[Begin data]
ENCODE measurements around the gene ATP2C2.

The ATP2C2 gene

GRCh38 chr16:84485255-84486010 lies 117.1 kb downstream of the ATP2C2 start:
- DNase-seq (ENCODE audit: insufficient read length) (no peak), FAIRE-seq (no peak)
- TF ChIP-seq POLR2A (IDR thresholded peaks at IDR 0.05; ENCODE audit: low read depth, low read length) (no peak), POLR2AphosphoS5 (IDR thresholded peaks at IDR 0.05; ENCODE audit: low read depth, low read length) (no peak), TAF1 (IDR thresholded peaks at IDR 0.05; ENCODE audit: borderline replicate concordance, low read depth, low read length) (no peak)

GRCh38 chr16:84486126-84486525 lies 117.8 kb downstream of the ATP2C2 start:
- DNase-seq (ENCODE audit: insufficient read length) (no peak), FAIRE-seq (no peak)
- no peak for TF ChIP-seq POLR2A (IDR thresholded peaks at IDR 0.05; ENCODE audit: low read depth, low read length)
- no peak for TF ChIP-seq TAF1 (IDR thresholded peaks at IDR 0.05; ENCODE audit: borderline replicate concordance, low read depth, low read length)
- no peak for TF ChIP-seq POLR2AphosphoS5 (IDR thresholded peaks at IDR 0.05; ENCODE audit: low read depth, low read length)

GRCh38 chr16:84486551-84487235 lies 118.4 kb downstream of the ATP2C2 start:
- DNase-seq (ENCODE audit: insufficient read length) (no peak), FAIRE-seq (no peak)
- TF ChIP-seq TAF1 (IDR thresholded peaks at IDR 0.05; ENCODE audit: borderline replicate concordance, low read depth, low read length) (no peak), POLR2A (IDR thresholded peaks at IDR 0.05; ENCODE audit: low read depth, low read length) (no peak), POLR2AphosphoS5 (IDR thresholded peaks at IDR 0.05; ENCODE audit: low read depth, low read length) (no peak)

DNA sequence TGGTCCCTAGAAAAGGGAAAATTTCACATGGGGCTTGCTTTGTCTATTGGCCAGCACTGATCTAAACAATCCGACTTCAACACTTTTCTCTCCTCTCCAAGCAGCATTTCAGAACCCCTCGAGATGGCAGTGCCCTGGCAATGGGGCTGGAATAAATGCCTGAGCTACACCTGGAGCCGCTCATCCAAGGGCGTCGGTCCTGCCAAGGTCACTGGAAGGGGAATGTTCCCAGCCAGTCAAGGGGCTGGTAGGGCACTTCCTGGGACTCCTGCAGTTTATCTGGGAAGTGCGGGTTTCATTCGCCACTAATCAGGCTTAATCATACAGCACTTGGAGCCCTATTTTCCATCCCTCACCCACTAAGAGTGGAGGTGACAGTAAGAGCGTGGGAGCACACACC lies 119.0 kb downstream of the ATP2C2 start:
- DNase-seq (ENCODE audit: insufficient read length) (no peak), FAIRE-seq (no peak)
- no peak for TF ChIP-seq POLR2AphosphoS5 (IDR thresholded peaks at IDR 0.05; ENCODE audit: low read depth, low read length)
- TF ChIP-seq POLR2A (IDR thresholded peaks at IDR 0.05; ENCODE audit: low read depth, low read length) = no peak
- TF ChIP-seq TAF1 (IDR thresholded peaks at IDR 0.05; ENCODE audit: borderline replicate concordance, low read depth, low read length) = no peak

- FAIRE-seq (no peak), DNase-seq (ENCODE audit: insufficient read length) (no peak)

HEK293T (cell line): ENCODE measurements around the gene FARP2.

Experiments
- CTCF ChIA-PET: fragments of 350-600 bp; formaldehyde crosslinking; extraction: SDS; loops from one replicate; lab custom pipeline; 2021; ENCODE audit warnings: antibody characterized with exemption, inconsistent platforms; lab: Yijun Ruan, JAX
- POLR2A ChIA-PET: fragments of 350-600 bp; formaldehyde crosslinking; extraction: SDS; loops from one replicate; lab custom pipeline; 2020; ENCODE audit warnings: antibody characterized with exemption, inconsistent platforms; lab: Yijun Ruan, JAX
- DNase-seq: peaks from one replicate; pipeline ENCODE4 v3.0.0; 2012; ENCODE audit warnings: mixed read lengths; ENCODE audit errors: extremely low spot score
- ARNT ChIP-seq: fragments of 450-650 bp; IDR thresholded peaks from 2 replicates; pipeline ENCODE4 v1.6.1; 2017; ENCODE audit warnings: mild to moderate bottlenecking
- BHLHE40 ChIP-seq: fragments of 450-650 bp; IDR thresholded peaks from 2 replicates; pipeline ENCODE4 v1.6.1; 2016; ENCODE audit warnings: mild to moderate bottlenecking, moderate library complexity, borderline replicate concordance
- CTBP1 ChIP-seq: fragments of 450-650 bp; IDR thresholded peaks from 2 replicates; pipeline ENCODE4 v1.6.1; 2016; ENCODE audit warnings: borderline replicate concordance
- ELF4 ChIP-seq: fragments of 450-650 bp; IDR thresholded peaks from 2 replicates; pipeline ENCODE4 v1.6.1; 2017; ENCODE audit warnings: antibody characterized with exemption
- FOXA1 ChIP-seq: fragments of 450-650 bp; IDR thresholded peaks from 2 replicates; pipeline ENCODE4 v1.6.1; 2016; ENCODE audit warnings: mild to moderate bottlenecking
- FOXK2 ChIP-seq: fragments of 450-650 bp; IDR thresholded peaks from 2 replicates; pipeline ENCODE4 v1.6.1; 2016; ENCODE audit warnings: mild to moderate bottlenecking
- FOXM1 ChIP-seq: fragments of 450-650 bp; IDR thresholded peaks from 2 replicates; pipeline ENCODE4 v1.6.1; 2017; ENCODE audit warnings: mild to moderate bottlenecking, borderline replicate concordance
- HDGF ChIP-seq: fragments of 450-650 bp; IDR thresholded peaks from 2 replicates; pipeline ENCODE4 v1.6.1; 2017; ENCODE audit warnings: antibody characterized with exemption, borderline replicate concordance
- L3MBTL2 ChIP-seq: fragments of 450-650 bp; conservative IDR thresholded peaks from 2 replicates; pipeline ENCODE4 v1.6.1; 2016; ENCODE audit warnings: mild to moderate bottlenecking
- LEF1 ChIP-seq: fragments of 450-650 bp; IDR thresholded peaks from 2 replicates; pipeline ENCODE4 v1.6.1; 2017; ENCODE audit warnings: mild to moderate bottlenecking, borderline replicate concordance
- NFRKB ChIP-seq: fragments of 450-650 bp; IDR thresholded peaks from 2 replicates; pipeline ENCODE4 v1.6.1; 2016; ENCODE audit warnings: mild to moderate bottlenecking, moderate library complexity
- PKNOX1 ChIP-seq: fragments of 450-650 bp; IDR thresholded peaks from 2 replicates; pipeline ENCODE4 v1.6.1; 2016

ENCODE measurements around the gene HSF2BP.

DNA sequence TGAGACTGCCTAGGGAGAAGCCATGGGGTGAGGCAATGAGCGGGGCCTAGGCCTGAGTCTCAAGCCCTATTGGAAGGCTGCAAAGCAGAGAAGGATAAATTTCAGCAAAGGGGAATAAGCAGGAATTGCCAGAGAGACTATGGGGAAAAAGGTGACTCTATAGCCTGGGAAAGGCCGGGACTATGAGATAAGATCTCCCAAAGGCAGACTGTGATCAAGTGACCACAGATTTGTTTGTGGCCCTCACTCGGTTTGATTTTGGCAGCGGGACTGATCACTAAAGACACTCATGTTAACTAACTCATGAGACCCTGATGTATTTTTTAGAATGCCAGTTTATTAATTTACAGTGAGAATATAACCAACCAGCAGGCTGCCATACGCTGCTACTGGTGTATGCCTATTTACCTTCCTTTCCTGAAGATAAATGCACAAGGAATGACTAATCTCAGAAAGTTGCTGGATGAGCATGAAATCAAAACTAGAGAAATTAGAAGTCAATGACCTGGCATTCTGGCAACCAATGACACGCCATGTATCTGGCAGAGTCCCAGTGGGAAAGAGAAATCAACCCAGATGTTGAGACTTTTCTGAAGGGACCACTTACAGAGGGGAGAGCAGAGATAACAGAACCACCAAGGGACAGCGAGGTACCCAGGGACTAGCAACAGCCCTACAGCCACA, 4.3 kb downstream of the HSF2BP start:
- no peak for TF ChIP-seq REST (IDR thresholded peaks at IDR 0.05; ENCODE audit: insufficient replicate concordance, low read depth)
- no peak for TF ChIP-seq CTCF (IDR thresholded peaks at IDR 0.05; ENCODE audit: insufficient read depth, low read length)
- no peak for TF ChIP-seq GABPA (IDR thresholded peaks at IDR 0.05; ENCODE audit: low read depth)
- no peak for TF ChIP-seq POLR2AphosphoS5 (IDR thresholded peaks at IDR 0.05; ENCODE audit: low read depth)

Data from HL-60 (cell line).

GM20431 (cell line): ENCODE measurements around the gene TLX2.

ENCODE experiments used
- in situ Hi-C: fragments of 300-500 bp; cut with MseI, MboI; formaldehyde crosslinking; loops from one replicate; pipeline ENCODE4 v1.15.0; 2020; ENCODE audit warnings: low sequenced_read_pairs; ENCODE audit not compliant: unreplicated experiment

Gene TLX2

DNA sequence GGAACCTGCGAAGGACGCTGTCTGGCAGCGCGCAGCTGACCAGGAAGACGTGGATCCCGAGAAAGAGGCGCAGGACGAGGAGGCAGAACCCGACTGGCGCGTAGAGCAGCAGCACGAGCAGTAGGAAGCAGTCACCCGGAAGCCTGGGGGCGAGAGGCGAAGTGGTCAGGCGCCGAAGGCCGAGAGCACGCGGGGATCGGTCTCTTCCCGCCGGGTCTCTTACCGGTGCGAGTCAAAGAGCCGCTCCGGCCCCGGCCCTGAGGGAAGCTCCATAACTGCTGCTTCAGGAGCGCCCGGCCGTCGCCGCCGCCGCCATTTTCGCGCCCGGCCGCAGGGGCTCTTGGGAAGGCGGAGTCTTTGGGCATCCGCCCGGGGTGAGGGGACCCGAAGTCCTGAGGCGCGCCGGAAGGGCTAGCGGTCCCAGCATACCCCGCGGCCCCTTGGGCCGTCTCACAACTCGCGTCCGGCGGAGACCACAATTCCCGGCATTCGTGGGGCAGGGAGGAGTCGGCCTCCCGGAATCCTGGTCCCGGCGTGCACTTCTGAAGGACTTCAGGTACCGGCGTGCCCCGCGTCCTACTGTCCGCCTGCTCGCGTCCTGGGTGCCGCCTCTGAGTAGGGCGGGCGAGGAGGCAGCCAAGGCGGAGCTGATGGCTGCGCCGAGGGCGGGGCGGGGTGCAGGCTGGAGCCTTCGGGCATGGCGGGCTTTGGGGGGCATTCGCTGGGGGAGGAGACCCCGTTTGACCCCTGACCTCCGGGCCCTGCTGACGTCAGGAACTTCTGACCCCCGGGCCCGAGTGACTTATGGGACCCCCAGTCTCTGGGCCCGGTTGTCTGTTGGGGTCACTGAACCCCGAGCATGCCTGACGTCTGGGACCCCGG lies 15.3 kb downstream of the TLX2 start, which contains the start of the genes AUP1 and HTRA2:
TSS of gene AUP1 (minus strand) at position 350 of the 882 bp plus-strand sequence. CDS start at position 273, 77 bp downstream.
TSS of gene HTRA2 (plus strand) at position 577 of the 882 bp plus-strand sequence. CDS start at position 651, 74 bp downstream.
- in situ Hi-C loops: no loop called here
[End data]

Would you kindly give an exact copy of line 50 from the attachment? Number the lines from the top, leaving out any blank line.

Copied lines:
TSS of gene HTRA2 (plus strand) at position 577 of the 882 bp plus-strand sequence. CDS start at position 651, 74 bp downstream.